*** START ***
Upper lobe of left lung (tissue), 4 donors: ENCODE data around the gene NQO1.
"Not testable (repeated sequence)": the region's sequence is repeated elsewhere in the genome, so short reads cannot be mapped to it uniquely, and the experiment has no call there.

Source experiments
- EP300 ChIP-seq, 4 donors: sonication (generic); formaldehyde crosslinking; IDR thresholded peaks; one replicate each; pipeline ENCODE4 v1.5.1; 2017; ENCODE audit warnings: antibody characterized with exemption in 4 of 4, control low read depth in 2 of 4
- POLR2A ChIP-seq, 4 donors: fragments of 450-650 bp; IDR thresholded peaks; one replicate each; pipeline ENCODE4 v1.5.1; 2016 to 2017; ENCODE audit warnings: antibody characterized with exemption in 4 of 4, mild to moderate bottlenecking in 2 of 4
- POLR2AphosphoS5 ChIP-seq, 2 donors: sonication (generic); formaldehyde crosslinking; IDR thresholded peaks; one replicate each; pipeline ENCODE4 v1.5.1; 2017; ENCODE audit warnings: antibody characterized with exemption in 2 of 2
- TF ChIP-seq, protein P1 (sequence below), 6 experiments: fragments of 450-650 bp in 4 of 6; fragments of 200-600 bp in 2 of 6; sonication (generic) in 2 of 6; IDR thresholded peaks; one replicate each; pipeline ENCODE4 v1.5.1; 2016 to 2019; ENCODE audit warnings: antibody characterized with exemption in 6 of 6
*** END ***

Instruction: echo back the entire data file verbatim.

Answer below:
Upper lobe of left lung (tissue), 4 donors: ENCODE data around the gene NQO1.
"Not testable (repeated sequence)": the region's sequence is repeated elsewhere in the genome, so short reads cannot be mapped to it uniquely, and the experiment has no call there.

Source experiments
- EP300 ChIP-seq, 4 donors: sonication (generic); formaldehyde crosslinking; IDR thresholded peaks; one replicate each; pipeline ENCODE4 v1.5.1; 2017; ENCODE audit warnings: antibody characterized with exemption in 4 of 4, control low read depth in 2 of 4
- POLR2A ChIP-seq, 4 donors: fragments of 450-650 bp; IDR thresholded peaks; one replicate each; pipeline ENCODE4 v1.5.1; 2016 to 2017; ENCODE audit warnings: antibody characterized with exemption in 4 of 4, mild to moderate bottlenecking in 2 of 4
- POLR2AphosphoS5 ChIP-seq, 2 donors: sonication (generic); formaldehyde crosslinking; IDR thresholded peaks; one replicate each; pipeline ENCODE4 v1.5.1; 2017; ENCODE audit warnings: antibody characterized with exemption in 2 of 2
- TF ChIP-seq, protein P1 (sequence below), 6 experiments: fragments of 450-650 bp in 4 of 6; fragments of 200-600 bp in 2 of 6; sonication (generic) in 2 of 6; IDR thresholded peaks; one replicate each; pipeline ENCODE4 v1.5.1; 2016 to 2019; ENCODE audit warnings: antibody characterized with exemption in 6 of 6